Today, as he compares the “oily, sweetish, dainty” nature of pinot gris with a Montrachet premier cru he once had that cost the equivalent of a second-hand car (someone else paid), I ask him the question everyone always wants to know of authors: why do you write?
“It pays everyone to have a harmless obsession. I don’t think that writing does much harm to anyone, except perhaps yourself. Huhuhah. It is obsessive because why else would you do something that has so little monetary reward? This is a lifetime of grinding away at words.”
He’s not sure about the exact nature of writers, but he likes their company. “They’re seldom completely rounded people.” Publishers and editors should also have an obsessional side, he thinks. “It’s a kink, and it’s lucky when one tribe meets the other tribe and the kinks fit. Huhuhah. The kinks link.”
Even though he’s in his ninth decade, there are no plans to stop: he’s already 50 drafts into the next collection. It’s always about the next book.
“You know that a certain time in your life has ended and that you can move on and start the new one. You feel that the loneliness and so on has been rewarded. Publication is the great consolation. You feel chuffed, not because your name is out there, but because you’ve given your poem an independent life.” You can’t rush a collection.
“Some people try to sit down and write books. That might suit some personalities but I don’t think it suits most. Just busily accumulating is the way that most books get done, and why some poets survive and others don’t.”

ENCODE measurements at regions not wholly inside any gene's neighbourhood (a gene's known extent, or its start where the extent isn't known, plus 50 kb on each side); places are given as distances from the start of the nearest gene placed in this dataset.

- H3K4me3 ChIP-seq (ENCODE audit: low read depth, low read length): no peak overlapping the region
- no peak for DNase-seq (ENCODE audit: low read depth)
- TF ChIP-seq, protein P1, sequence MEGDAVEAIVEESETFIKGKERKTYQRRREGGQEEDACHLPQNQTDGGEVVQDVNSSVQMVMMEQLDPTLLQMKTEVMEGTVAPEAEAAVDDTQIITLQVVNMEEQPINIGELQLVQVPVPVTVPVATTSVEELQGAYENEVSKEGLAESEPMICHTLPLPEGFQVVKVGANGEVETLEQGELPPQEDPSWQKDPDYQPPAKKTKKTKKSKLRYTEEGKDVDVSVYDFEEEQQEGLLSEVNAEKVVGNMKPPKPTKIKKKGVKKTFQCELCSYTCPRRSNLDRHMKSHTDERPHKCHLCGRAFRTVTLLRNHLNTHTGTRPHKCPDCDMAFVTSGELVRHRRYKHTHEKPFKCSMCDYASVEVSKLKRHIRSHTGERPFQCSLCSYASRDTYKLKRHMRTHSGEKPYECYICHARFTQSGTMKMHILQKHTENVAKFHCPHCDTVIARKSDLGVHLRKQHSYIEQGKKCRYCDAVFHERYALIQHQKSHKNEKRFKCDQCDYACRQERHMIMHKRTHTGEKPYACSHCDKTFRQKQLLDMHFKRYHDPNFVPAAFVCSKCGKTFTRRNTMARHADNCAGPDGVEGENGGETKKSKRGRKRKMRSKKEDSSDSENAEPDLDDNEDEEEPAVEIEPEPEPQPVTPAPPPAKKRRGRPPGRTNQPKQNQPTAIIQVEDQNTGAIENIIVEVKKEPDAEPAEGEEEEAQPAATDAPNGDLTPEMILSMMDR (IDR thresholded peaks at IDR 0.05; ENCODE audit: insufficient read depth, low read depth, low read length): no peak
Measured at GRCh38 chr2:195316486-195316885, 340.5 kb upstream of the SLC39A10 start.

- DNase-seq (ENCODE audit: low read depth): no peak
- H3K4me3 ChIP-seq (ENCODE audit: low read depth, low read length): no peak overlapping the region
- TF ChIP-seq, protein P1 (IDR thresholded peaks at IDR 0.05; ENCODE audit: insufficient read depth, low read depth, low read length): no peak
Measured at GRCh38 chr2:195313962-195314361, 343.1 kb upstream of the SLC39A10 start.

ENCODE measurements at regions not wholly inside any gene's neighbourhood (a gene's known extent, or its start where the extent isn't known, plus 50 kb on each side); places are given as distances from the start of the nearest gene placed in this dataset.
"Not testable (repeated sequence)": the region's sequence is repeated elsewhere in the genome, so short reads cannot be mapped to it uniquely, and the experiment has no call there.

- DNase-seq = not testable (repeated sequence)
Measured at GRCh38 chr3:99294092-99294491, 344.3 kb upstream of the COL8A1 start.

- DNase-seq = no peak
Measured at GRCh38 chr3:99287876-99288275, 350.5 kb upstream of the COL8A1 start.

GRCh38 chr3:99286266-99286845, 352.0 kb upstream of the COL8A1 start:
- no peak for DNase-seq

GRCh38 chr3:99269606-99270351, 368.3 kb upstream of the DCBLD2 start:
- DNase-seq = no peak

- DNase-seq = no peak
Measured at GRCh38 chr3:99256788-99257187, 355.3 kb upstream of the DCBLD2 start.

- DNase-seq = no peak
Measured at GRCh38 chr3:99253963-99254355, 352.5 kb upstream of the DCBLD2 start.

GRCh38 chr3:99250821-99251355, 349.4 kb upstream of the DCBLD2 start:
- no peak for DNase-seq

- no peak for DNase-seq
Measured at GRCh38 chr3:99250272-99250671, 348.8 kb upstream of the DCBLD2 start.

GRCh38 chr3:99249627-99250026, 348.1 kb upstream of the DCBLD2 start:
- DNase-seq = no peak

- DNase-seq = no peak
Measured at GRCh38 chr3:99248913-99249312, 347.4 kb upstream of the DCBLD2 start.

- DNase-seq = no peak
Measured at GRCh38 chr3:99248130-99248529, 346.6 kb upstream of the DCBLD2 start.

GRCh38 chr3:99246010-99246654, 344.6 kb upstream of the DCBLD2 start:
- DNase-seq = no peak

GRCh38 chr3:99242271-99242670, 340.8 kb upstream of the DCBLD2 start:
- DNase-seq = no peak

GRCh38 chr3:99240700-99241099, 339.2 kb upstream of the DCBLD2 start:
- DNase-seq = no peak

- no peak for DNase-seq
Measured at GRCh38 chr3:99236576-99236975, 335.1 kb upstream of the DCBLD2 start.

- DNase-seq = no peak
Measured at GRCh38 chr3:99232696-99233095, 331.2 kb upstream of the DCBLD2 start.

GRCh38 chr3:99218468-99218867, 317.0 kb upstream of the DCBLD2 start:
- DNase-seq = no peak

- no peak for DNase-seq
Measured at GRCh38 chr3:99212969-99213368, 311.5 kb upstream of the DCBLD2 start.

He worries about a future when poets are published only online. “I would hate to be starting off now, because I had a golden ride. I was very lucky in the timing. And hugely lucky to have someone like Robin Dudding. There is nothing like seeing a little magazine that somebody may have produced in their garage – hehe – for poets to get a feeling of what it’s like. The world very seldom sees little Johnny Keatses, Jimmy Baxters, Ron Masons coming along, doing marvellous work at 19. Most 19-year-old poets are interesting only for their potential.”
Dudding, who died in 2008, kept Ireland in print and on track. Dudding was a poet-spotter, also recognising the talents of Ian Wedde and Bill Manhire, he says.
Ireland’s poetry has been described as full of imagination and trickiness, yet lean. His forms are carefully patterned and his themes recur, such as the big one: love.
“Love alone is past a price/and all free reckoning”
He acknowledges that E.E. Cummings and Denis Glover influenced him greatly. “I often feel Glover and Mason and [Rex] Fairburn in particular were my real mentors.”